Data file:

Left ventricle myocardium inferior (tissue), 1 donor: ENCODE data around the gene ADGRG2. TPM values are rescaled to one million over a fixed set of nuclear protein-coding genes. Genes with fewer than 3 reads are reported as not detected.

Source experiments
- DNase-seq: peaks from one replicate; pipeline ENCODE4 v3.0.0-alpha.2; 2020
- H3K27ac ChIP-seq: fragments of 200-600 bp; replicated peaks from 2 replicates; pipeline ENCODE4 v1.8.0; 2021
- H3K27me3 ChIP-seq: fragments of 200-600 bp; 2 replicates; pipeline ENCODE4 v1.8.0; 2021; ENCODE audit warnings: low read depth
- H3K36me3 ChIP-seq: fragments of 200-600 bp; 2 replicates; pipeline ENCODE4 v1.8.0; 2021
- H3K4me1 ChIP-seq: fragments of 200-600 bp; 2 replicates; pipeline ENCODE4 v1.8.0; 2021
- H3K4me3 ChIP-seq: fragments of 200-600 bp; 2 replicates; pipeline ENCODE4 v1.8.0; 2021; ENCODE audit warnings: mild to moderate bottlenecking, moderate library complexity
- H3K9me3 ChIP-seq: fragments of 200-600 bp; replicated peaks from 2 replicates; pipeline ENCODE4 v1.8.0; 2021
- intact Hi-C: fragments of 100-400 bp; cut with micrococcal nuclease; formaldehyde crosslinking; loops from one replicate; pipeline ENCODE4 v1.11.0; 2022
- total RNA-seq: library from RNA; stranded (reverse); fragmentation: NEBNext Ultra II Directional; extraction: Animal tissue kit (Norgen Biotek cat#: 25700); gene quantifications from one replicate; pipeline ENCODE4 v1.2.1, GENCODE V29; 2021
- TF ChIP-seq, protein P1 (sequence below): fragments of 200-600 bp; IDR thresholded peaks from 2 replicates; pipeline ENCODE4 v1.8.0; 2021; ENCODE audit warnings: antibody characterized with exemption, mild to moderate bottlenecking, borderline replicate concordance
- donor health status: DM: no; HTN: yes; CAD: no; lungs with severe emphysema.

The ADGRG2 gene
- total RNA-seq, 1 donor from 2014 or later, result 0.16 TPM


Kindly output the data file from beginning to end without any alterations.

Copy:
Left ventricle myocardium inferior (tissue), 1 donor: ENCODE data around the gene ADGRG2. TPM values are rescaled to one million over a fixed set of nuclear protein-coding genes. Genes with fewer than 3 reads are reported as not detected.

Source experiments
- DNase-seq: peaks from one replicate; pipeline ENCODE4 v3.0.0-alpha.2; 2020
- H3K27ac ChIP-seq: fragments of 200-600 bp; replicated peaks from 2 replicates; pipeline ENCODE4 v1.8.0; 2021
- H3K27me3 ChIP-seq: fragments of 200-600 bp; 2 replicates; pipeline ENCODE4 v1.8.0; 2021; ENCODE audit warnings: low read depth
- H3K36me3 ChIP-seq: fragments of 200-600 bp; 2 replicates; pipeline ENCODE4 v1.8.0; 2021
- H3K4me1 ChIP-seq: fragments of 200-600 bp; 2 replicates; pipeline ENCODE4 v1.8.0; 2021
- H3K4me3 ChIP-seq: fragments of 200-600 bp; 2 replicates; pipeline ENCODE4 v1.8.0; 2021; ENCODE audit warnings: mild to moderate bottlenecking, moderate library complexity
- H3K9me3 ChIP-seq: fragments of 200-600 bp; replicated peaks from 2 replicates; pipeline ENCODE4 v1.8.0; 2021
- intact Hi-C: fragments of 100-400 bp; cut with micrococcal nuclease; formaldehyde crosslinking; loops from one replicate; pipeline ENCODE4 v1.11.0; 2022
- total RNA-seq: library from RNA; stranded (reverse); fragmentation: NEBNext Ultra II Directional; extraction: Animal tissue kit (Norgen Biotek cat#: 25700); gene quantifications from one replicate; pipeline ENCODE4 v1.2.1, GENCODE V29; 2021
- TF ChIP-seq, protein P1 (sequence below): fragments of 200-600 bp; IDR thresholded peaks from 2 replicates; pipeline ENCODE4 v1.8.0; 2021; ENCODE audit warnings: antibody characterized with exemption, mild to moderate bottlenecking, borderline replicate concordance
- donor health status: DM: no; HTN: yes; CAD: no; lungs with severe emphysema.

The ADGRG2 gene
- total RNA-seq, 1 donor from 2014 or later, result 0.16 TPM